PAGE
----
Another article, reported in the Journal of the American Medical Association, also fails to accurately portray and interpret manual therapy diversity.  In certain respects, "Spinal Manipulation in the Treatment of Episodic Tension-Type Headache" [15] duplicates the questionable methodological choices in the Balon et al. study.  The researchers compared two forms of manual therapy for the treatment of tension headache.  The experimental treatment consisted of HVLA chiropractic adjustments and deep friction massage plus trigger point therapy (if indicated).  The subjects receiving this intervention were designated as the "manipulation" group.   The "active control" group received deep friction massage plus low-power laser light (considered not to be efficacious for tension headache).  Thus, as in the asthma study, one form of manual intervention was compared to another.

The researchers observed that "by week 7, each group experienced significant reductions in mean daily headache hours" and mean number of analgesics per day." But because both groups benefited equally from the diverse forms of manual therapy, the authors concluded that, "as an isolated intervention, spinal manipulation does not seem to have a positive effect on episodic tension-type headaches." [15, p. 1576]. Unlike the Balon study, this carefully worded conclusion is technically correct, though it would also have been technically correct to conclude that both massage and manipulation plus massage resulted in measurable improvements for tension headache sufferers.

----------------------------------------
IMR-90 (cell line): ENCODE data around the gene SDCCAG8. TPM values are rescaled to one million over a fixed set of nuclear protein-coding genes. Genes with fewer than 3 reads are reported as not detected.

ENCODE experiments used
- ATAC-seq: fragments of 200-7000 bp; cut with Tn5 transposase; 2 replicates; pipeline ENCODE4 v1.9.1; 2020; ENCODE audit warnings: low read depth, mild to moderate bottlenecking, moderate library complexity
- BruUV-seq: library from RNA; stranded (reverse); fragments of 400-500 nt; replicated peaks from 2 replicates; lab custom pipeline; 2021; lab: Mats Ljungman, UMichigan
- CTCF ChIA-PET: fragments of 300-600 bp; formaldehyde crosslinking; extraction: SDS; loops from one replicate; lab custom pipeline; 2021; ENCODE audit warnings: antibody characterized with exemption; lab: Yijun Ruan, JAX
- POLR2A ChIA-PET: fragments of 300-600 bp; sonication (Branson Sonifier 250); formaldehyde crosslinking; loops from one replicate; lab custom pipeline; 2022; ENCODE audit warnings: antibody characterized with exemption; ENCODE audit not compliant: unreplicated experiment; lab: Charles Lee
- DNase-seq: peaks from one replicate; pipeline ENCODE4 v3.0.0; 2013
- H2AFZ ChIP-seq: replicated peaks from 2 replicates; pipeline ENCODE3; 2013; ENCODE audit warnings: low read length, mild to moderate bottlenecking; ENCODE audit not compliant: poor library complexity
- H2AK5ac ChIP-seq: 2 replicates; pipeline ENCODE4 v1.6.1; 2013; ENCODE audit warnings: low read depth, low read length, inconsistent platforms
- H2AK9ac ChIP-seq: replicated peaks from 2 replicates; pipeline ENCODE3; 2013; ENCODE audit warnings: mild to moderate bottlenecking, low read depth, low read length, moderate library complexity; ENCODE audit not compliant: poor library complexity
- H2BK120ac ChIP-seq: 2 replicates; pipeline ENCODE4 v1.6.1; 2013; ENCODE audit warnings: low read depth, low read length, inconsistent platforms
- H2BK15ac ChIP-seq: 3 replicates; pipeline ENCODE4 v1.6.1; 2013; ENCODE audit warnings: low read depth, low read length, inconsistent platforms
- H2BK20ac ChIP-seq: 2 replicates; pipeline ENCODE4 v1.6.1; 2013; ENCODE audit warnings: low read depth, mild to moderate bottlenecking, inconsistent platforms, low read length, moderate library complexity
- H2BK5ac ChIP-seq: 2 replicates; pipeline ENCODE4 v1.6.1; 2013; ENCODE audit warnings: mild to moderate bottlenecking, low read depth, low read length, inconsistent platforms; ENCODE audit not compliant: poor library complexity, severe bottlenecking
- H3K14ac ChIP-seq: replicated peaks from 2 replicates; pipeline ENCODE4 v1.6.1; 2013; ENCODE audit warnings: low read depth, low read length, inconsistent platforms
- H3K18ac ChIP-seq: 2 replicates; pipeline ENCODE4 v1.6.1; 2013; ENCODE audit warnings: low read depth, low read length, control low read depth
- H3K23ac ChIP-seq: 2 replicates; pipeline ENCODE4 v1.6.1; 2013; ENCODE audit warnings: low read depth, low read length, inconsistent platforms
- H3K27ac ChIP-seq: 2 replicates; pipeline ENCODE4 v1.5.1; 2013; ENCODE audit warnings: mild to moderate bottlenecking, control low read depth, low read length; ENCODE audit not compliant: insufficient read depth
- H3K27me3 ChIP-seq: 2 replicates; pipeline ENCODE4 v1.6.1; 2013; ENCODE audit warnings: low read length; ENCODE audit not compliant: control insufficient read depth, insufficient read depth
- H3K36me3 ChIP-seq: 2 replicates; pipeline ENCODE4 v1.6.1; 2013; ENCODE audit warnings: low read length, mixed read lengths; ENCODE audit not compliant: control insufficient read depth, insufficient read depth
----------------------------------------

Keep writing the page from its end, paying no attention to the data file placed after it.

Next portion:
Both the headache and the asthma studies were widely reported in the mass media as demonstrating that chiropractic fails to help patients with childhood asthma and tension headache. In our view, a more informative conclusion is that diverse forms of manual therapy appear to be at least mildly helpful for these conditions. Although the favorable outcomes could have resulted from chance or placebo effects, a reasonable person might also justifiably conclude that various forms of manual medicine can be helpful for these conditions. The diversity and potential validity of the full spectrum of manual therapy applications significantly confounds the issue.

Although less publicized, Nilsson [16] used the same methodology in an earlier study on cervicogenic headache (n=39). Standard chiropractic (HVLA spinal manipulation) was compared to deep massage, trigger point therapy and light therapy (control treatment).  The subjects in both the experimental and control groups showed notable improvement.  There was no statistical difference in the outcomes between the two groups. Ironically and disconcertingly, Nilsson specifically noted in this earlier article that, "the control group in the present study (massage/trigger points) is normally assumed to have some effect on this group of headaches."  He further noted the inherent methodological shortcomings of using such a group as a control: "Future studies need necessarily include higher numbers of experimental subjects, but should take care to use an absolutely inert control treatment (for example, low-level laser only)." [16, p. 440]  One can only wonder why Nilsson elected not to follow his own clearly stated recommendation, and instead used the same admittedly questionable methodology in the later tension-headache study.

Future research must seriously consider the full spectrum of diverse manual therapy options rather than assuming that some forms are ineffective and can therefore be used as sham treatments. Legitimate alternative methodologies exist, particularly direct comparisons of chiropractic procedures (allowing the full range of methods typically used by chiropractors in real-world practice settings) versus standard medical care. Some comparative studies [17-21] have shown chiropractic equal or superior to conventional medical procedures, with fewer side effects. If fairly constructed, future studies of this type will yield data that allow health practitioners and the general public to place manual therapy procedures in proper context. Comparing manual therapy to highly questionable placebos confuses the issue, and delays the advent of a level playing field [22].